Letter to the Editor     January 2021  

Acquired Pulmonary Arteriovenous Malformation in a Case of a Pediatric Adrenocortical Carcinoma

By Rahat-Ul-Ain 1

Affiliations

  1. Department of Paediatric Hematology/Oncology and Bone Marrow Transplant, The Children's Hospital and Institute of Child Health, Lahore, Pakistan

 
Sir,

Pulmonary arteriovenous malformations (PAVMs) are abnormal vascular connections, most often between a pulmonary artery and a pulmonary vein; therefore, the blood bypasses the normal pulmonary capillary bed and results in an intrapulmonary right-to-left shunt. Clinically, this may present with hypoxemia and/or complications of pulmonary embolisation. Majority of the cases are hereditary, while a small proportion is idiopathic or secondary.1 Most common cause of hereditary PAVM is hereditary hemorrhagic telangiectasia (HHT); while acquired causes may include chest surgery, trauma, actinomycosis, schistosomiasis, hepatic cirrhosis-related hepatopulmonary syndrome (HPS), and metastatic carcinoma.2 PAVM was first described in 1897 on autopsy of a 12-year boy.3 The first successful case of surgical removal was reported in 1942 by Hepburn and Dauphinee.4 Diagnosis of PAVM is often quite challenging. High index of clinical suspicion followed by definitive investigations is required to make the diagnosis. Chest radiography, echocardiography, pulmonary angiography, helical CT scan, magnetic resonance imaging (MRI), and digital subtraction catheter pulmonary angiography (DSCPA),  have been used to detect PAVM.1 Transthoracic contrast echocardiography (TTCE) is the test of choice for screening PAVM, and if performed alone, has a sensitivity of 98.6% to detect PAVM.5

A 3.5-year female child was diagnosed with adrenocortical carcinoma in January 2019 in Kuwait. At that time, she presented with hypertension and was found to have a large right adrenocortical tumor invading the visceral surface of the liver, with tumor thrombus within inferior vena cava (IVC) extending to the level of right atrium along with a large metastatic thrombus in right pulmonary artery, but no distant metastasis. Mass biopsy revealed adrenocortical carcinoma. As this was an un-resectable tumor, so neo-adjuvant chemotherapy was given, but it did not show any response to chemotherapy. Therefore, the child was put on palliative therapy in April 2019 and presented to us in June 2109 with complaint of progressive bluish discoloration of lips and nails for the past 2 months. Our centre is the largest pediatric hematology/oncology centre in a public sector tertiary care children’s hospital with provision of health services free of cost.  This patient was being given subcutaneous heparin at that time for the pulmonary thrombus. On examination, the child had central cyanosis but was vitally stable. The heart sounds were normal with no added sounds. Chest auscultation showed normal breath sounds. Abdomen was protuberant and a huge ill-defined mass was palpable occupying epigastric, right hypochondrial, umbilical and right lumber regions of abdomen. Pulse oximetry showed saturation of 65%; and inhaled oxygen therapy did not show any improvement in oxygen saturation. This raised the suspicion of arteriovenous (AV) shunting; therefore, echocardiography was done that showed tumor thrombus in the right atrium with no evidence of intra-cardiac shunting. Echocardiography was repeated with bubble contrast, which confirmed the presence of PAVM. We planned to go for computed tomography (CT) – angiography, but the attendants left against medical advice.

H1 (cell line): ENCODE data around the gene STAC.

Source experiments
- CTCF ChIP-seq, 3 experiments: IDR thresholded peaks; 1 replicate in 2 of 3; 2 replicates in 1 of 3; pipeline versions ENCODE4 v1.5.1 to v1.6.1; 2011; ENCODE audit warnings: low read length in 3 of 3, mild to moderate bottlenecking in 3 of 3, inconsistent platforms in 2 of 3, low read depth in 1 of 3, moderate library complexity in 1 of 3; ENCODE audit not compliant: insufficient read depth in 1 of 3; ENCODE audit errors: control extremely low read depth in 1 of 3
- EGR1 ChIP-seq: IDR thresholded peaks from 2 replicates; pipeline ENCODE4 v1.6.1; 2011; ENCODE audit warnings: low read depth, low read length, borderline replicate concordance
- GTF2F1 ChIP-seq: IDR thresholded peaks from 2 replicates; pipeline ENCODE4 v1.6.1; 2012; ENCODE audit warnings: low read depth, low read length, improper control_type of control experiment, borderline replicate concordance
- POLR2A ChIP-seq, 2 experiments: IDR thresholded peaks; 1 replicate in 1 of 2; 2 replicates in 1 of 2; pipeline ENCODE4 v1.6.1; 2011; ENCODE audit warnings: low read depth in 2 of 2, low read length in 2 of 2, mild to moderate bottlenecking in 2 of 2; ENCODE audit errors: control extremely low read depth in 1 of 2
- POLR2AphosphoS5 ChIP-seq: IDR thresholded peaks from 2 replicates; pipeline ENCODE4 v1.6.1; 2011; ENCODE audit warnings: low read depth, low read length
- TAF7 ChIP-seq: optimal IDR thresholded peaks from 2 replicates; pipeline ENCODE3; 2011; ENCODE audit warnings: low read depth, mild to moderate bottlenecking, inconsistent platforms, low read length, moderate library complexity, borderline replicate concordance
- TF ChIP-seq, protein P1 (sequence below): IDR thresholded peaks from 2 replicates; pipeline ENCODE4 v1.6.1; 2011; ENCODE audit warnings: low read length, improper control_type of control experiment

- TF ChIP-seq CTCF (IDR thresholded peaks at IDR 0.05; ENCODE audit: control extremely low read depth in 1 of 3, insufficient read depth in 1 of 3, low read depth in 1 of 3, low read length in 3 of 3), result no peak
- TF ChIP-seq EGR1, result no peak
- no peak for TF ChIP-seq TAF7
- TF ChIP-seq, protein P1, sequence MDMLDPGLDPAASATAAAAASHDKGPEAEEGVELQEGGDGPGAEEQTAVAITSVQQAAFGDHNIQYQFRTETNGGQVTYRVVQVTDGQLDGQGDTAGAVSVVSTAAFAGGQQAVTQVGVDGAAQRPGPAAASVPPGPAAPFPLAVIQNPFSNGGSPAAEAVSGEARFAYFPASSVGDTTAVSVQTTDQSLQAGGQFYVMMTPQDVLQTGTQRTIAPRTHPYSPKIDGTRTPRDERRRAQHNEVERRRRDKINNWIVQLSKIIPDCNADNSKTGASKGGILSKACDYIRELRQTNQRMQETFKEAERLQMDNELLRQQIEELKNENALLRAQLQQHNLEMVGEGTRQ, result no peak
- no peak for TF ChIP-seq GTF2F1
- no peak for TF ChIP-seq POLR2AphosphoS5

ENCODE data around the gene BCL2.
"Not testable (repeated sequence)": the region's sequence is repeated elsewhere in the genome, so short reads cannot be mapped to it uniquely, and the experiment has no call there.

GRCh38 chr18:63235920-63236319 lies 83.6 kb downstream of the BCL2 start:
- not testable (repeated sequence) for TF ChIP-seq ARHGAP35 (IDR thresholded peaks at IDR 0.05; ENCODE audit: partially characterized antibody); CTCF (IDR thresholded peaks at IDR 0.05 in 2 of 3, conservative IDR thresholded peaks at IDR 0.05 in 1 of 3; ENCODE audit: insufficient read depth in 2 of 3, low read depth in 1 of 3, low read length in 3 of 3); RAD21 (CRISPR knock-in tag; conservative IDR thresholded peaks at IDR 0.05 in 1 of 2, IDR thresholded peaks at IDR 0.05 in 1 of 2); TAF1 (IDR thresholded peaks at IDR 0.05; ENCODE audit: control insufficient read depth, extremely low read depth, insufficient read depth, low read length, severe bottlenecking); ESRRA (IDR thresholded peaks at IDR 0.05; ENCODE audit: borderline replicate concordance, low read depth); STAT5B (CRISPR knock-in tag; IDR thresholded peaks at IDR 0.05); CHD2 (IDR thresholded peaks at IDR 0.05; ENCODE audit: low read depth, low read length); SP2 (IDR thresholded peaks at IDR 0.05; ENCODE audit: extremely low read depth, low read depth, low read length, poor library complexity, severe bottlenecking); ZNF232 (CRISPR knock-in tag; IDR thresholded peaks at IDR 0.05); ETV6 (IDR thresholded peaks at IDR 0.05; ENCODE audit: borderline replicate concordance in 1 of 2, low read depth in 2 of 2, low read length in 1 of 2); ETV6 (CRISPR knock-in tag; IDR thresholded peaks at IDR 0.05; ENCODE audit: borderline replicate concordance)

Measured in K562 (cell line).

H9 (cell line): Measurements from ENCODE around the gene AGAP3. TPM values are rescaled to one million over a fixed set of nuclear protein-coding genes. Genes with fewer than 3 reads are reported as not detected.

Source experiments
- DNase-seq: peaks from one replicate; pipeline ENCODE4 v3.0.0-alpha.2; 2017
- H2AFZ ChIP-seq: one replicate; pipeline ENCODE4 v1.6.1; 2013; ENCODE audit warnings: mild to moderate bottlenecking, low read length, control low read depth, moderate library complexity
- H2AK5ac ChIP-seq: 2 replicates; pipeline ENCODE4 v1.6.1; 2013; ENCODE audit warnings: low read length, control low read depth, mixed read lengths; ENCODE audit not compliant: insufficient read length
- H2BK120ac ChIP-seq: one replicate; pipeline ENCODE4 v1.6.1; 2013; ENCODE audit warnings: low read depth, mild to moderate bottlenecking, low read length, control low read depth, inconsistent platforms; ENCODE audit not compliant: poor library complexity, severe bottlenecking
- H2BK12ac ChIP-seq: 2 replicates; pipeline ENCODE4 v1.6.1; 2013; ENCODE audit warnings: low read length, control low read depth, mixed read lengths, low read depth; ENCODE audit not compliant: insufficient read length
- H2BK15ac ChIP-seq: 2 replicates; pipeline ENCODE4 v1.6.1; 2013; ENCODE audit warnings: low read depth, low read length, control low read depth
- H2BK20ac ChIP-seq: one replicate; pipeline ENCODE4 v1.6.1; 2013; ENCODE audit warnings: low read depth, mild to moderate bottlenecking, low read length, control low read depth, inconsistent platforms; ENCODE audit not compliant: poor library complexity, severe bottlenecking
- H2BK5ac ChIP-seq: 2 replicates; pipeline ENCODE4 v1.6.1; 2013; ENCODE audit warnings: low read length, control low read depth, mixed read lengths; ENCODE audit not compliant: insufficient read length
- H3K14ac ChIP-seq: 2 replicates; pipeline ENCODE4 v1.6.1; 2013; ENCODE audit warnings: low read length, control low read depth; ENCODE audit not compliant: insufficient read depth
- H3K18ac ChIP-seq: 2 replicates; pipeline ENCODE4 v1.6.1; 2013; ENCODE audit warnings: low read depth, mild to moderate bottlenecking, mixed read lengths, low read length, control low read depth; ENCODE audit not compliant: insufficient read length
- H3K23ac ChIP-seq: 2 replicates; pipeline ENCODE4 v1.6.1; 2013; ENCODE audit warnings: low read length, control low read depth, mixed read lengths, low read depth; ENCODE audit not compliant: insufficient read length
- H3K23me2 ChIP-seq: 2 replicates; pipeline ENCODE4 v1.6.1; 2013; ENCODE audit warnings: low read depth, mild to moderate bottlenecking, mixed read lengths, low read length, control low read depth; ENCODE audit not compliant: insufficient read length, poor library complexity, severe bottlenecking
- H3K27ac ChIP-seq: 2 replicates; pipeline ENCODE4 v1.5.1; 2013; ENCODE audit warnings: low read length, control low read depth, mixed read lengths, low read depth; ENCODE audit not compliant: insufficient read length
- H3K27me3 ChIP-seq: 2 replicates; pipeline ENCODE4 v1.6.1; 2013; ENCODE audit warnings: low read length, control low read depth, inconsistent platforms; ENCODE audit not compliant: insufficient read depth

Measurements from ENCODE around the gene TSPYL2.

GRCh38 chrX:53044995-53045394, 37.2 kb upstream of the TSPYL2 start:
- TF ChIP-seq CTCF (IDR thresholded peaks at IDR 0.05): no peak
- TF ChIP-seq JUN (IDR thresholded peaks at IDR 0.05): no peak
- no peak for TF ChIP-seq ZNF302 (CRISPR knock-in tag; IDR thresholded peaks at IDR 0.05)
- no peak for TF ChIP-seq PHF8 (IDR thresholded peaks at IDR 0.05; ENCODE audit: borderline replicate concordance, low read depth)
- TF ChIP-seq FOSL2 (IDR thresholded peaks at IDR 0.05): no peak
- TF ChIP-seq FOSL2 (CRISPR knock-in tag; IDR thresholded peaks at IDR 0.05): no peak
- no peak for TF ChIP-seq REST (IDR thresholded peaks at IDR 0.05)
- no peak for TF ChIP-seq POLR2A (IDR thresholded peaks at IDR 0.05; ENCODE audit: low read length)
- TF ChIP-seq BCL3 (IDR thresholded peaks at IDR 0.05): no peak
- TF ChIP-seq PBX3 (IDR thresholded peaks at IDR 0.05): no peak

PAVMs are primarily congenital conditions with acquired causes being extremely uncommon.6 Intravascular tumor thrombi can arise in various kinds of cancer. The most commonly associated ones are Wilms tumor, renal cell carcinoma, adrenocortical carcinoma and hepatocellular carcinoma. The presence of tumor thrombus has a significant impact over the treatment approach and worsens the prognosis.7 There is very scarce data available regarding development of acquired PAVMs in pediatric population. This reported patient is a case of acquired PAVM in pediatric age group with the cause being long-standing pulmonary embolus secondary to tumor thrombus. Though tumor thrombi, associated with adrenal tumors, are a well-known entity but associated pulmonary embolism with development of PAVM is a distinctive presentation.

CONFLICT OF INTEREST:
The author declared no conflict of interest.

AUTHOR’S CONTRIBUTION:
Solely contributed to the conception, literature search, writing / revising all drafts of the manuscript and gave final approval as well as agreed to be accountable for all aspects of the manuscript and agreed to act as the corresponding author.

ACKNOWLEDGEMENTS:
I would like to acknowledge Dr. Jahangir Mustafa (Fellow Pediatric Cardiology) and Dr. Aamnah Zafar Qureshi (Assistant Professor Pediatric Cardiology) for doing the transthoracic echocardiography with bubble contrast and confirming the diagnosis of PAVM.

REFERENCES

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  2. Cummings KW, Bhalla S. Pulmonary vascular diseases. Clin Chest Med 2015; 36(2):235-48. doi: 10.1016/j.ccm. 2015. 02.007.
  3. Churton T. Multiple aneurysms of pulmonary artery. BMJ 1897; i:1223.
  4. Hepburn J, Dauphinee JA. Successful removal of hemangioma of lung followed by disapperance of polycythemia. Am J Med Sci 1942; 204:681-7.
  5. Circo S, Gossage JR. Pulmonary vascular complications of hereditary haemorrhagic telangiectasia. Curr Opin Pulm Med 2014; 20(5):421-8. doi: 10.1097/MCP.000000000 0000076.
  6. Gill SS, Roddie ME, Shovlin CL, Jackson JE. Pulmonary arteriovenous malformations and their mimics. Clin Radiol 2015; 70(1):96-110. doi: 10.1016/j.crad.2014. 09.003.
  7. Quencer KB, Friedman T, Sheth R. et al. Tumor thrombus: incidence, imaging, prognosis and treatment. Cardiovasc Diagn Ther 2017; 7(Suppl 3):S165-S77.